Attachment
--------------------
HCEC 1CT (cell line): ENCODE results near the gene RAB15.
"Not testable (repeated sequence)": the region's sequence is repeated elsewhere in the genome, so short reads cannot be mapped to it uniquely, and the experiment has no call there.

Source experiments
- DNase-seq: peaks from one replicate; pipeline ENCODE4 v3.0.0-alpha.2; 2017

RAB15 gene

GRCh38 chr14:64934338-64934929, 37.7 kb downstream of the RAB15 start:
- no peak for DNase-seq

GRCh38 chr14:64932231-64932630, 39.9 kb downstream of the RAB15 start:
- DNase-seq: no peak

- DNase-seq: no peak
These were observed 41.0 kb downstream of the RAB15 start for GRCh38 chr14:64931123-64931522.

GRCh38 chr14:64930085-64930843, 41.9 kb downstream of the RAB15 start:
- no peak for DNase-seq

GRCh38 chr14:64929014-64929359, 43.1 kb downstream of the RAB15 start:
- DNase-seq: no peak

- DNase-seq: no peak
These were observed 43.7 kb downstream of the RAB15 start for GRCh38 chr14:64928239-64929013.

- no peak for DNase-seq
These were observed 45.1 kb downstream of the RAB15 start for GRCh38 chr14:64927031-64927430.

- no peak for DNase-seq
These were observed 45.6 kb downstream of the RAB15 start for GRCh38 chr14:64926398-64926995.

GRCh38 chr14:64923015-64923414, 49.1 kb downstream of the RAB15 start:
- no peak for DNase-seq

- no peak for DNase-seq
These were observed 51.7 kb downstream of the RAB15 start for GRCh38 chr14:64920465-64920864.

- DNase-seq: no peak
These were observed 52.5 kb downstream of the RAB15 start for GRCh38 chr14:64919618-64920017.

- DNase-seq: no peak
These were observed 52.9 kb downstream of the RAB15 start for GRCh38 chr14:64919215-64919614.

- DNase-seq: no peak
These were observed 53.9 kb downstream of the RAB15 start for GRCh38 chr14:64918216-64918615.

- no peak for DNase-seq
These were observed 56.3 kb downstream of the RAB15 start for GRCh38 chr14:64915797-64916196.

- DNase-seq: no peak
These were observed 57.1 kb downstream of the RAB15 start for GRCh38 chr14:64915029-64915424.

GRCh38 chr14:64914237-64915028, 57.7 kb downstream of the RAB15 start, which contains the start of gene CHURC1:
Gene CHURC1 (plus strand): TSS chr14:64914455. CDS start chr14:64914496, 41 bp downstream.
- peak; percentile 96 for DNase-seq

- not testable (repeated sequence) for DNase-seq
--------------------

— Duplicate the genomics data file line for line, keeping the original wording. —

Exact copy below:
HCEC 1CT (cell line): ENCODE results near the gene RAB15.
"Not testable (repeated sequence)": the region's sequence is repeated elsewhere in the genome, so short reads cannot be mapped to it uniquely, and the experiment has no call there.

Source experiments
- DNase-seq: peaks from one replicate; pipeline ENCODE4 v3.0.0-alpha.2; 2017

RAB15 gene

GRCh38 chr14:64934338-64934929, 37.7 kb downstream of the RAB15 start:
- no peak for DNase-seq

GRCh38 chr14:64932231-64932630, 39.9 kb downstream of the RAB15 start:
- DNase-seq: no peak

- DNase-seq: no peak
These were observed 41.0 kb downstream of the RAB15 start for GRCh38 chr14:64931123-64931522.

GRCh38 chr14:64930085-64930843, 41.9 kb downstream of the RAB15 start:
- no peak for DNase-seq

GRCh38 chr14:64929014-64929359, 43.1 kb downstream of the RAB15 start:
- DNase-seq: no peak

- DNase-seq: no peak
These were observed 43.7 kb downstream of the RAB15 start for GRCh38 chr14:64928239-64929013.

- no peak for DNase-seq
These were observed 45.1 kb downstream of the RAB15 start for GRCh38 chr14:64927031-64927430.

- no peak for DNase-seq
These were observed 45.6 kb downstream of the RAB15 start for GRCh38 chr14:64926398-64926995.

GRCh38 chr14:64923015-64923414, 49.1 kb downstream of the RAB15 start:
- no peak for DNase-seq

- no peak for DNase-seq
These were observed 51.7 kb downstream of the RAB15 start for GRCh38 chr14:64920465-64920864.

- DNase-seq: no peak
These were observed 52.5 kb downstream of the RAB15 start for GRCh38 chr14:64919618-64920017.

- DNase-seq: no peak
These were observed 52.9 kb downstream of the RAB15 start for GRCh38 chr14:64919215-64919614.

- DNase-seq: no peak
These were observed 53.9 kb downstream of the RAB15 start for GRCh38 chr14:64918216-64918615.

- no peak for DNase-seq
These were observed 56.3 kb downstream of the RAB15 start for GRCh38 chr14:64915797-64916196.

- DNase-seq: no peak
These were observed 57.1 kb downstream of the RAB15 start for GRCh38 chr14:64915029-64915424.

GRCh38 chr14:64914237-64915028, 57.7 kb downstream of the RAB15 start, which contains the start of gene CHURC1:
Gene CHURC1 (plus strand): TSS chr14:64914455. CDS start chr14:64914496, 41 bp downstream.
- peak; percentile 96 for DNase-seq

- not testable (repeated sequence) for DNase-seq